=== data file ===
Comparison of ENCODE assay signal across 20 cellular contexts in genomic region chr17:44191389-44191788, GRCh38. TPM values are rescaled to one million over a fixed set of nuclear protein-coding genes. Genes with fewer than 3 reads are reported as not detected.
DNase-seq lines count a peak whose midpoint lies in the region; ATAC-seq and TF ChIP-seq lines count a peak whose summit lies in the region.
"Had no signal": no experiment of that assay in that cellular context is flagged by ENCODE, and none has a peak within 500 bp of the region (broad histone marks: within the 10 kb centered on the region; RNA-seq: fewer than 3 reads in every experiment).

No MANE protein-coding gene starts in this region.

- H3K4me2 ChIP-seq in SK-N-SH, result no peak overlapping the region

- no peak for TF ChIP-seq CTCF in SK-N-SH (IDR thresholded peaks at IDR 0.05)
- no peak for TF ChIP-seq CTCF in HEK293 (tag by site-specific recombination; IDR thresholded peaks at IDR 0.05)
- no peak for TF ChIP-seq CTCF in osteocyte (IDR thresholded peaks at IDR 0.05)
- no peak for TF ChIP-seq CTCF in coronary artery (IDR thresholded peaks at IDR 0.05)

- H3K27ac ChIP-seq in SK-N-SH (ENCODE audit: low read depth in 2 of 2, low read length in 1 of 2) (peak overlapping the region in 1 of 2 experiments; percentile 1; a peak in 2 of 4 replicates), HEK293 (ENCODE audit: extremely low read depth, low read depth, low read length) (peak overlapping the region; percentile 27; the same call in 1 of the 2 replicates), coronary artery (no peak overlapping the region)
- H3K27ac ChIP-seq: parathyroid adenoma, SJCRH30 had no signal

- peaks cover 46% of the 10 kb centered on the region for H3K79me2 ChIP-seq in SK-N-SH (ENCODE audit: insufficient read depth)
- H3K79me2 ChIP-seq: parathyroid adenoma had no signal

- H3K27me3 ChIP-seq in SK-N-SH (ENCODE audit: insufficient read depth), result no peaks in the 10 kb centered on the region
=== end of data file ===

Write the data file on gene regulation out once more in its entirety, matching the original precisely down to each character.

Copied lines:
Comparison of ENCODE assay signal across 20 cellular contexts in genomic region chr17:44191389-44191788, GRCh38. TPM values are rescaled to one million over a fixed set of nuclear protein-coding genes. Genes with fewer than 3 reads are reported as not detected.
DNase-seq lines count a peak whose midpoint lies in the region; ATAC-seq and TF ChIP-seq lines count a peak whose summit lies in the region.
"Had no signal": no experiment of that assay in that cellular context is flagged by ENCODE, and none has a peak within 500 bp of the region (broad histone marks: within the 10 kb centered on the region; RNA-seq: fewer than 3 reads in every experiment).

No MANE protein-coding gene starts in this region.

- H3K4me2 ChIP-seq in SK-N-SH, result no peak overlapping the region

- no peak for TF ChIP-seq CTCF in SK-N-SH (IDR thresholded peaks at IDR 0.05)
- no peak for TF ChIP-seq CTCF in HEK293 (tag by site-specific recombination; IDR thresholded peaks at IDR 0.05)
- no peak for TF ChIP-seq CTCF in osteocyte (IDR thresholded peaks at IDR 0.05)
- no peak for TF ChIP-seq CTCF in coronary artery (IDR thresholded peaks at IDR 0.05)

- H3K27ac ChIP-seq in SK-N-SH (ENCODE audit: low read depth in 2 of 2, low read length in 1 of 2) (peak overlapping the region in 1 of 2 experiments; percentile 1; a peak in 2 of 4 replicates), HEK293 (ENCODE audit: extremely low read depth, low read depth, low read length) (peak overlapping the region; percentile 27; the same call in 1 of the 2 replicates), coronary artery (no peak overlapping the region)
- H3K27ac ChIP-seq: parathyroid adenoma, SJCRH30 had no signal

- peaks cover 46% of the 10 kb centered on the region for H3K79me2 ChIP-seq in SK-N-SH (ENCODE audit: insufficient read depth)
- H3K79me2 ChIP-seq: parathyroid adenoma had no signal

- H3K27me3 ChIP-seq in SK-N-SH (ENCODE audit: insufficient read depth), result no peaks in the 10 kb centered on the region